“What’s great is that a lot of our older squad members are working as junior coaches and interns,” said von Oehsen. “We were able to offer them summer employment and for some that will also be year-round while they’re taking classes at Mercer County Community College. And they stick around. These kids don’t leave us.”
One of the founding squad members was 15 years old when he started six years ago, became a junior coach when he graduated from high school, and was just hired as a full-time coach to accommodate the demand for an outreach program in the city of Trenton.
Von Oehsen described how TCS responded to the pandemic and the surrounding political turmoil and social unrest as it opened again in July 2020 after shutting down from March to July last year.
“The kids came back needing to deal with a lot of stuff that was going on in society,” he said. “There were demonstrations going on in Trenton that led to violence, police cars on fire, broken windows, George Floyd, the Black Lives Matter movement, then pandemic,
virtual learning, and everything.”
He continued, “When we got back into our circus ring, it became a ring of reflection for them to talk about this stuff and figure out what was fact and what was false. After those talks they really wanted to do something. They felt that they had to do something to share their anger, their fears, their hopes. So they started using their circus skills in a different way to convey their sense of what they were dealing with as individuals and as a group.”
After they researched and discussed social issues ranging from COVID-19 to police brutality to sexual harassment, the performance they created, titled “Change,” became an icebreaker to initiate discussions on Zoom, as they reached out to a broader group than ever before.
“These conversations were not easy and many times left all of us feeling heartbroken and discouraged,” the TCS website states, but “the results were phenomenal,” and “these young people embodied everything that’s right with the world and made us proud that these are the leaders of tomorrow.”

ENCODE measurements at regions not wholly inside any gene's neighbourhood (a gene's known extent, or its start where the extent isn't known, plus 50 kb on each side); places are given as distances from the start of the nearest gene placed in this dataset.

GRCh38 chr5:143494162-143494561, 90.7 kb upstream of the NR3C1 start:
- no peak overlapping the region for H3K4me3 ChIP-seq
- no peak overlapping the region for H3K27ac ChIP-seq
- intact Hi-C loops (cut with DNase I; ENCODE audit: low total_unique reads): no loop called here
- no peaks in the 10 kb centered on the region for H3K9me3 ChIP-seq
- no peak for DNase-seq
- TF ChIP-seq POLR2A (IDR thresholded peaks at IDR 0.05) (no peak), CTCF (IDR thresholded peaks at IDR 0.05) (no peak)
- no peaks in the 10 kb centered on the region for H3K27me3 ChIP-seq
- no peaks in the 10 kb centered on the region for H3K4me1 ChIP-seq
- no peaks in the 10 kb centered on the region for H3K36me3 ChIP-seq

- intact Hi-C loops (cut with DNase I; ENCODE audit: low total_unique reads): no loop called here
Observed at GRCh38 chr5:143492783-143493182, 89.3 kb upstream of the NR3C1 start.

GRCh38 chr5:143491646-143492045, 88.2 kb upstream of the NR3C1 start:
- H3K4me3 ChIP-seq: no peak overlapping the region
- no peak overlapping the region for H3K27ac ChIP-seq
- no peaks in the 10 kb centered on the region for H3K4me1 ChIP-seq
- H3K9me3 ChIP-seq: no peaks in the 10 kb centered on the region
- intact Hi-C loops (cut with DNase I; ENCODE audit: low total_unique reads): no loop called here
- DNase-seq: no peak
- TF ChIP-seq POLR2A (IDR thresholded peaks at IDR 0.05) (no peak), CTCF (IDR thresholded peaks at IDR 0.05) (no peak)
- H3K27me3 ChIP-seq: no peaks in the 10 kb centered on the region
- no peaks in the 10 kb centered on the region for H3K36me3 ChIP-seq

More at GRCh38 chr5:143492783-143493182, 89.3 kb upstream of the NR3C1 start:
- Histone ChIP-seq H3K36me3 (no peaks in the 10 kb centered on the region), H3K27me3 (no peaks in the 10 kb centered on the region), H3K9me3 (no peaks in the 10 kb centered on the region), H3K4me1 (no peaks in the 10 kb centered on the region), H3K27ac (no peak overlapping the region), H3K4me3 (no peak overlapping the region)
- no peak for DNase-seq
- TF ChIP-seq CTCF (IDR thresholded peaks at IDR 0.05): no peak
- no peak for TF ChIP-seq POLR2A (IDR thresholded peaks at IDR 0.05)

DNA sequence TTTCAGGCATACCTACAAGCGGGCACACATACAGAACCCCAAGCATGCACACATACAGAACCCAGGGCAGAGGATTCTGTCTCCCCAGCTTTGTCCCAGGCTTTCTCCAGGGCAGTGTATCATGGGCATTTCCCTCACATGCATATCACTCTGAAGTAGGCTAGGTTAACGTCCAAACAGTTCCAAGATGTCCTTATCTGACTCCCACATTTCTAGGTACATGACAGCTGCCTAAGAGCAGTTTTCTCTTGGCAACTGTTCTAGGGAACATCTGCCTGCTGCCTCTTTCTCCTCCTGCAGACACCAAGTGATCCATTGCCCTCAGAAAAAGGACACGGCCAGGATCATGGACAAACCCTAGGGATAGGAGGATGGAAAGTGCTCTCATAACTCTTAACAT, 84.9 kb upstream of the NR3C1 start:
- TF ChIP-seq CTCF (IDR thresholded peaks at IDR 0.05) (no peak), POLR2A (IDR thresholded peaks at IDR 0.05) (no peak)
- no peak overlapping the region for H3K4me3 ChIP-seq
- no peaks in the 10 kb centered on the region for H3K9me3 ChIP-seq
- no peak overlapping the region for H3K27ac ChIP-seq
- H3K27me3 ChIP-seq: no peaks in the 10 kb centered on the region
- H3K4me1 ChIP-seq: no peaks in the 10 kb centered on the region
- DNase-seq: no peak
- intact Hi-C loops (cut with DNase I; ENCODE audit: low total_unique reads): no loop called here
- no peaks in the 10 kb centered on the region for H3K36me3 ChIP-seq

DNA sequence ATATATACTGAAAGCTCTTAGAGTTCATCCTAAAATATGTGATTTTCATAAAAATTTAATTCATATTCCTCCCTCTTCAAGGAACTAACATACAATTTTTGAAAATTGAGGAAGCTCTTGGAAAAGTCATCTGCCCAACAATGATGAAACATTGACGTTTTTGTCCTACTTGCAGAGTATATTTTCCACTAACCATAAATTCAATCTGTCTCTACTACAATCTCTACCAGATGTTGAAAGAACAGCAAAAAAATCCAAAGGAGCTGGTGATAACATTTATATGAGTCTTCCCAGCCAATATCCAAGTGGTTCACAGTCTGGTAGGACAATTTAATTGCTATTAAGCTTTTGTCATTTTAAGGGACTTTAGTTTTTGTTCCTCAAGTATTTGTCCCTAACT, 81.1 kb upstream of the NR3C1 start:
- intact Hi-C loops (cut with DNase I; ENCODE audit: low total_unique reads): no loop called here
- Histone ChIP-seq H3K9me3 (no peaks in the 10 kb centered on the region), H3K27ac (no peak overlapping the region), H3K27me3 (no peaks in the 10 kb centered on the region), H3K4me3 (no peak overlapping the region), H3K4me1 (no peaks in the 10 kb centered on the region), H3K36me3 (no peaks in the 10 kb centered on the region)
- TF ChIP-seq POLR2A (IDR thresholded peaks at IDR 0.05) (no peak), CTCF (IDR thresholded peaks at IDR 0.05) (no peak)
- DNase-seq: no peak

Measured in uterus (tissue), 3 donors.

Von Oehsen added, “Some amazing things came about in those dark days that we all had to deal with. It was a real departure from our usual comedy and beautiful aerials — and we still do those too — led by our youth who felt they really needed to do something, using their skills to engage kids not just in Mercer County but statewide and beyond.”
The big top circus tent will arrive in January 2022, and the TCS is planning how to use it, raising money and approaching sponsors to help fund a grand tour for next summer.
“It’s about grassroots, working with partners, bringing kids together and celebrating being kids,” he said. “They’re allowed to take risks and feel safe and be protected. It’s very diverse and inclusive, and any kind of kid can be there and be welcome, find success and be supported.”
With their new big top, along with rapidly developing skills and the rising caliber of students, TCS and von Oehsen are looking forward to the start of a new era in the organization’s six-year history. “The youth are really stepping up,” he said. “After the pandemic shutdown they were prepared to take action. Everything we’ve done in the past six years has been well worthwhile and now they want to use their skills and make a statement, to be activists and engage other youths.”